Two days after Christmas 1971 I went to Paris Island to follow my brother and uncle. I was in 1Bn Plt 101. One of the funniest times was a few weeks before Graduation, nothing could bothers us the, our SDI S/SGT Haskell liked getting in your face telling the recruit to get in it. This meant to lean over into his fingers so he could squeeze your breathing tube. Like I said a few weeks before graduation he would that to a recruit and the platoon would all lean forward to see who was getting the breathing treatment.
June 6, 1944 marks the 76th Anniversary of Allied Forces landing on a 50-mile stretch of the heavily fortified Normandy coastline. Comprising British, Canadian and American soldiers, the invasion was one of the largest amphibious military assaults in history with more than 73,000 American soldiers making the initial landings with the support of nearly 7,000 US Navy vessels. Although Marine Corps involvement in the Pacific theater of World War II is well known, there were some Marines that participated in the European campaign as well. Marine Major General Robert O. Bare was awarded the Bronze Star for his efforts on D-day and obtaining valuable intel as an observer attached to British Assault Force J. See these photos from the Robert O. Bare Collection depicting what he saw on the beaches of Normandy!
MARINE OF THE WEEK:
Sgt. Franklin Simmons
2nd Battalion, 7th Marines
Farah, Afghanistan, Aug. 8, 2008
Award: Silver Star
In August 2008, then-Cpl. Franklin Simmons was serving in Afghanistan with 2nd Battalion, 7th Marines as a Force Recon platoon team leader and designated marksman. While conducting clearing operations in the village of Shewan, Cpl. Simmons’ platoon was ambushed by a numerically superior enemy force. Volleys of intense rocket propelled grenade and machine gun fire disabled one of the platoon’s vehicles and trapped several Marines in the kill zone. Without regard for his own safety, Cpl. Simmons exposed himself to intense enemy rocket propelled grenade and machine gun fire as he crawled to the top of a berm to locate targets with his Mark 11 sniper rifle. He resolutely ignored enemy machine gun rounds impacting within a foot of his position as he calmly employed his weapon to kill the enemy firing at his fellow Marines in the kill zone. Remaining in this exposed position to get the necessary observation of his targets, he killed an estimated 18 enemy fighters and wounded at least two others. Cpl. Simmons’ devastating fires during an 8-hour battle in oppressive heat were critical in saving the lives of his fellow Marines
I found this poster online the other day as I was and thought I would share it. I am sure it is quite apropos for many of your readers. Semper Fi!!! Top Pro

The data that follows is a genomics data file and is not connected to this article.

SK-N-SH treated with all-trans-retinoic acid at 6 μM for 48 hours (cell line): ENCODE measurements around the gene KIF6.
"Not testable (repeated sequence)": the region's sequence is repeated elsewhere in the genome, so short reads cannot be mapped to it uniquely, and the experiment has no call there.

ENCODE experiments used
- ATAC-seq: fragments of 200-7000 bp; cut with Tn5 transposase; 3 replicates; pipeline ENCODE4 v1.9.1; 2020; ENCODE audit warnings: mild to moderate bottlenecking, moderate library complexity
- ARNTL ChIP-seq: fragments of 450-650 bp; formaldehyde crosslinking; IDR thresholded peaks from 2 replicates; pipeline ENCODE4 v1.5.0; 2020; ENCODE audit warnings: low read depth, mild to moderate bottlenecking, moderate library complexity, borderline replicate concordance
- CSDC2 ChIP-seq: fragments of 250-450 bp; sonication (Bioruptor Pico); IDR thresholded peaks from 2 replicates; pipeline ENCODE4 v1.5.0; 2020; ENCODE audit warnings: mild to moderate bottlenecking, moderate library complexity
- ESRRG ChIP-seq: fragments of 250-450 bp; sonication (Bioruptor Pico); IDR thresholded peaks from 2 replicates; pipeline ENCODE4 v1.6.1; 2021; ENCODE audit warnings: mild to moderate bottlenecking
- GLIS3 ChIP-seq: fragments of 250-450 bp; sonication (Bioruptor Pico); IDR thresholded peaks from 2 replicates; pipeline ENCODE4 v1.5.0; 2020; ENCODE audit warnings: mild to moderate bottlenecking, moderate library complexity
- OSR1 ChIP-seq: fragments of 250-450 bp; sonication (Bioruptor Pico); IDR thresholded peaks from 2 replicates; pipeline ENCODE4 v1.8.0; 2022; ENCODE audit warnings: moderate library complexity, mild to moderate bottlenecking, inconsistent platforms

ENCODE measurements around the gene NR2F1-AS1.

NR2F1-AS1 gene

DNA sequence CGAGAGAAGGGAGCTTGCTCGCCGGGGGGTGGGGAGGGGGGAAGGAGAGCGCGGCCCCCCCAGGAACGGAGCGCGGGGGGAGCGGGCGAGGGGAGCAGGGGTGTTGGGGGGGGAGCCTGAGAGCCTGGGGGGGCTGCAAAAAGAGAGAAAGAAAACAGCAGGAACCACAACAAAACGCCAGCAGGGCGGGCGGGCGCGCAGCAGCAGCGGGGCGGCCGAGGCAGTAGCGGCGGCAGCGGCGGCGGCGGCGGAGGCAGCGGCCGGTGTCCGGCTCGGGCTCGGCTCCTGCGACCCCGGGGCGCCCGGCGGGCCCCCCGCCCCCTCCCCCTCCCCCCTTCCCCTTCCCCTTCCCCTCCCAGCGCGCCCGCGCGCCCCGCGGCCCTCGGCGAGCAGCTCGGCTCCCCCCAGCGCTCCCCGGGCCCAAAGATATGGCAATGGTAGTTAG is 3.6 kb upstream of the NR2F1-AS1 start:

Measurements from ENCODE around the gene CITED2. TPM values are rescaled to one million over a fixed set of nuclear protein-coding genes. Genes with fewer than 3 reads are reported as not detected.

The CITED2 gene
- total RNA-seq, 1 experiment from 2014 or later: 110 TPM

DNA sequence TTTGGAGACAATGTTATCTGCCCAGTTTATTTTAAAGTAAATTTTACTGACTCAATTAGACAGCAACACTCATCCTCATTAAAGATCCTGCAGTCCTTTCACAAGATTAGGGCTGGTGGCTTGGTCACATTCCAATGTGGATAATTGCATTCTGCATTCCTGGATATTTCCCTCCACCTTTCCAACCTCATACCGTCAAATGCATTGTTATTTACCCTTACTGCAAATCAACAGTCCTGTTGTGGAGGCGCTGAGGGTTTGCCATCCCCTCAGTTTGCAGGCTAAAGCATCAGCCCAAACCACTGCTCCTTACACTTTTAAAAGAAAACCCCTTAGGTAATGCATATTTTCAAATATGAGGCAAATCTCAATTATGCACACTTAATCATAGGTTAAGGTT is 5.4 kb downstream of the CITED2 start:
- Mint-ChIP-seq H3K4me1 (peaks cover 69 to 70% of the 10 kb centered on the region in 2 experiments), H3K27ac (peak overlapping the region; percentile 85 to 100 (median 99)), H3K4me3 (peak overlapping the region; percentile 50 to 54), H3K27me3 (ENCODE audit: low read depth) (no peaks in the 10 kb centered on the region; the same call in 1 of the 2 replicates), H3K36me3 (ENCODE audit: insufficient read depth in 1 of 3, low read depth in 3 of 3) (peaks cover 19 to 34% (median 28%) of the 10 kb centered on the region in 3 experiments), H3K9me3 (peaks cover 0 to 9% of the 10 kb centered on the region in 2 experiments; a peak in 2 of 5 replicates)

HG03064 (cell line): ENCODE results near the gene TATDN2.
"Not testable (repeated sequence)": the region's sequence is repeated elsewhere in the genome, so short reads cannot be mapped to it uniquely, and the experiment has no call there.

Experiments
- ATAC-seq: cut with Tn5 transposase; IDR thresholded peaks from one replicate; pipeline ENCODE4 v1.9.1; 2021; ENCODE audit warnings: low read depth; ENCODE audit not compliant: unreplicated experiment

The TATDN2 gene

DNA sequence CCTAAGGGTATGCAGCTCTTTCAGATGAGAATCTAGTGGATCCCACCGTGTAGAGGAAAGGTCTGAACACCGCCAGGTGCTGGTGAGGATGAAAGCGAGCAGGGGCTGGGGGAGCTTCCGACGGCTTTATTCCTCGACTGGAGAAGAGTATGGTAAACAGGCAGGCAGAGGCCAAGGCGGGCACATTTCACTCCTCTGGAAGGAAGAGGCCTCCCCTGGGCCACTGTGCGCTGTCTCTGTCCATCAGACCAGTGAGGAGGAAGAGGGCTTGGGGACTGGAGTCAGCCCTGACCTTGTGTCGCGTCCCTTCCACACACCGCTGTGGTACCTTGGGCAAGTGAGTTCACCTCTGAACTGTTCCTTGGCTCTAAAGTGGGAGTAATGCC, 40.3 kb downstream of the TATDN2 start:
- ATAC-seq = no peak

While enjoyable to read stories of family members carrying on the
tradition and old friends reuniting, it’s even more fantastic when
you get to experience this:
1985 in Korea, 2nd Lt. Taggart on the left, Cpl. Thornton, M.A. on
Fast forward 27 years…
MARINE OF THE WEEK // He refused to leave a fallen Marine behind…
Sgt. Eubaldo Lovato
1st Battalion, 8th marines
November 11, 2004
Operation Phantom Fury, Fallujah, Iraq
Award: Silver Star (upgraded from Bronze Star)
During the second battle for Fallujah, then-Corporal Lovato and his squad was ordered to clear a house. What the Marines did not know is that insurgents had barricaded themselves behind sandbags in one room.
When a fire team entered the room, Cpl. Travis Desiato was killed immediately by a barrage of AK-47 fire and fell to the floor. The insurgents put up such a volume of fire that the other Marines could not retrieve their comrade. The Marines fired blindly, unable to see the enemy fighters behind their barricade.
Lovato and the others in his squad could see Desiato on the ground. They tried calling out to him but he didn’t answer. A group of five Marines including Lovato made several attempts to reach Desiato ’s body. They threw C4 plastic explosives into the room, but it generated so much smoke that the Marines could not see anything. Then one Marine attached part of a shattered mirror to a stick, which allowed him to see where the insurgents were.
Pinned by enemy fire, Lovato manuvered to retrieve more grenades, with bullets passing through his pants pockets and sling.
Eventually Lovato was able to crawl to reach his Marines and asked a tank to blast the back of the building. The Marines stormed the building and killed the enemy inside. Lovato retrieved Desiato’s body.
I need some help
I was in the USMC from August of 62 to July of 65. I went to Okinawa with 1/9 and from there I went on the LPH Iwo Jima. My records show I was on the Iwo Jima and during the time I was on the Iwo Jima , the Iwo Jima was in Vietnam. I was also on the Iwo Jima when President Kennedy was assassinated. This was right at the beginning of the war. Problem is the VA says they don’t show me as having been in Vietnam. I do remember in the 80’s I received a letter from our commanding officer then Lt. Col Kenneth McLennan stating he had gotten our records to show we were in Vietnam. I just would like to know if anyone can help me prove to the VA that I am a Vietnam Vet. My email is firstname.lastname@example.org and phone is 713 540 2544. If anyone can help me, I am willing to pay for the time.
Cpl Daniel J. Rudroff
I arrived in DaNang Dec. 27, 1967. I served 18 mos with the First Shore Party Bn, First Mar Div. I volunteered and am proud to have served my Country! 🇺🇸 👈🏻 This I will defend!
I’ll never forget when we finished boot camp at Parris Island in 1966. Our drill instructor called 3 of us over to tell us we were going to radio school. After he told us where we were going he said, and I quote: “I just want you boys to know that once the shootin starts the average life of a radio operator is 30 seconds.” That was not something we wanted to know. Thanks be to God I lived much longer.